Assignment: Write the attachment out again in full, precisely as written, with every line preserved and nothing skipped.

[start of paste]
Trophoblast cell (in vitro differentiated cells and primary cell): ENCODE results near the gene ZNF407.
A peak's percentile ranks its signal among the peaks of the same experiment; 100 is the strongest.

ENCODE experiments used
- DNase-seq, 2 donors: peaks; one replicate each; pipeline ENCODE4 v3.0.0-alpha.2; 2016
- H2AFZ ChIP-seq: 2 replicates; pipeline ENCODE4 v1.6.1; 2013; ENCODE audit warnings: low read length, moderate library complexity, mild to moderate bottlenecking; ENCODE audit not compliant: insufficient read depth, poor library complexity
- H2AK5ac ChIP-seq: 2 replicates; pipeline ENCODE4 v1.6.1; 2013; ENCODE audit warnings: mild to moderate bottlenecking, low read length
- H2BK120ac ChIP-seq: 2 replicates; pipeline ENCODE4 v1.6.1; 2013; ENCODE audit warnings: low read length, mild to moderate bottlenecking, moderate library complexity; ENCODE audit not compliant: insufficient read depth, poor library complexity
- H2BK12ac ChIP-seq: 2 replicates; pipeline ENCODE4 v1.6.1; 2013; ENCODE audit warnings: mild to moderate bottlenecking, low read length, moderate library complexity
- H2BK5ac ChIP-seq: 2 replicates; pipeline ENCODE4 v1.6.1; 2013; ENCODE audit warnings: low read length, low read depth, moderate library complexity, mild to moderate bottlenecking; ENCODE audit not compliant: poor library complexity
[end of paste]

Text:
Trophoblast cell (in vitro differentiated cells and primary cell): ENCODE results near the gene ZNF407.
A peak's percentile ranks its signal among the peaks of the same experiment; 100 is the strongest.

ENCODE experiments used
- DNase-seq, 2 donors: peaks; one replicate each; pipeline ENCODE4 v3.0.0-alpha.2; 2016
- H2AFZ ChIP-seq: 2 replicates; pipeline ENCODE4 v1.6.1; 2013; ENCODE audit warnings: low read length, moderate library complexity, mild to moderate bottlenecking; ENCODE audit not compliant: insufficient read depth, poor library complexity
- H2AK5ac ChIP-seq: 2 replicates; pipeline ENCODE4 v1.6.1; 2013; ENCODE audit warnings: mild to moderate bottlenecking, low read length
- H2BK120ac ChIP-seq: 2 replicates; pipeline ENCODE4 v1.6.1; 2013; ENCODE audit warnings: low read length, mild to moderate bottlenecking, moderate library complexity; ENCODE audit not compliant: insufficient read depth, poor library complexity
- H2BK12ac ChIP-seq: 2 replicates; pipeline ENCODE4 v1.6.1; 2013; ENCODE audit warnings: mild to moderate bottlenecking, low read length, moderate library complexity
- H2BK5ac ChIP-seq: 2 replicates; pipeline ENCODE4 v1.6.1; 2013; ENCODE audit warnings: low read length, low read depth, moderate library complexity, mild to moderate bottlenecking; ENCODE audit not compliant: poor library complexity